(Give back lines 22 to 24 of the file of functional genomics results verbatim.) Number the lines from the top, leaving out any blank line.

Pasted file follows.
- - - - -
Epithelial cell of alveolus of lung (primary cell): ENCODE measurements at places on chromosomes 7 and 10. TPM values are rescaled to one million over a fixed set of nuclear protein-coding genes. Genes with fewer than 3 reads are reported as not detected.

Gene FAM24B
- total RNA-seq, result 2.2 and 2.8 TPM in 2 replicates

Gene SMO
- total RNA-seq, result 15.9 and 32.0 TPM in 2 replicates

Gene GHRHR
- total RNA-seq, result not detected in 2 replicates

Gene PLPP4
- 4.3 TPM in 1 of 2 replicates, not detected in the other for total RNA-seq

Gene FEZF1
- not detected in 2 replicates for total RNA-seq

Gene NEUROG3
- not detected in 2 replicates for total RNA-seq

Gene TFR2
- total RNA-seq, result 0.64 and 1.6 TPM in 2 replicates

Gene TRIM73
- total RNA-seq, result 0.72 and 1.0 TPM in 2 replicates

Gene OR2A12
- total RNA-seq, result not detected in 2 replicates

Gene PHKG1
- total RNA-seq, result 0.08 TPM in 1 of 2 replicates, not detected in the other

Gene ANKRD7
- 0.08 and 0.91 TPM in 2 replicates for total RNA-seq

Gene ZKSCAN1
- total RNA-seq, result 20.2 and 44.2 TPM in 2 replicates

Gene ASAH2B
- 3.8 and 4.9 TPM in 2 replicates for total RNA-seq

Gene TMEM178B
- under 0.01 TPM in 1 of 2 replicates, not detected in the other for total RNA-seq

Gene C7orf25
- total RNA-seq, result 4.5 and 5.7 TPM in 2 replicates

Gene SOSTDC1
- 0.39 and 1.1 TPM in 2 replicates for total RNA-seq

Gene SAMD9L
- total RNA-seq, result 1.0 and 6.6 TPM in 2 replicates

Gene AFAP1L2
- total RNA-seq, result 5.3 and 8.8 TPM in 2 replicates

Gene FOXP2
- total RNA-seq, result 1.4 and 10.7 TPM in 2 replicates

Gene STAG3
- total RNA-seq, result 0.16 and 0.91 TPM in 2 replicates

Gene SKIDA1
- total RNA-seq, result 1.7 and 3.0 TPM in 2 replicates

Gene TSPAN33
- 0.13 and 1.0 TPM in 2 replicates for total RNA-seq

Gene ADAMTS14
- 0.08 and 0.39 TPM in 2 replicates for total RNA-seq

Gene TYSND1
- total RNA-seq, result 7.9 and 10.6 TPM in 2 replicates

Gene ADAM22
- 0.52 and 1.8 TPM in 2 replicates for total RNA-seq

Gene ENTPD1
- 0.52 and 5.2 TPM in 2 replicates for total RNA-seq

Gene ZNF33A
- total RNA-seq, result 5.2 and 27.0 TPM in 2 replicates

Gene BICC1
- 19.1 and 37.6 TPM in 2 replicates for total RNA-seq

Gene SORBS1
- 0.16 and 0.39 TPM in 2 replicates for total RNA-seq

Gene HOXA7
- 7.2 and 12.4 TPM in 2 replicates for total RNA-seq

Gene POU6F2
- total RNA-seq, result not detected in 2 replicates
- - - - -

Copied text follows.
Gene ANKRD7
- 0.08 and 0.91 TPM in 2 replicates for total RNA-seq

Gene ZKSCAN1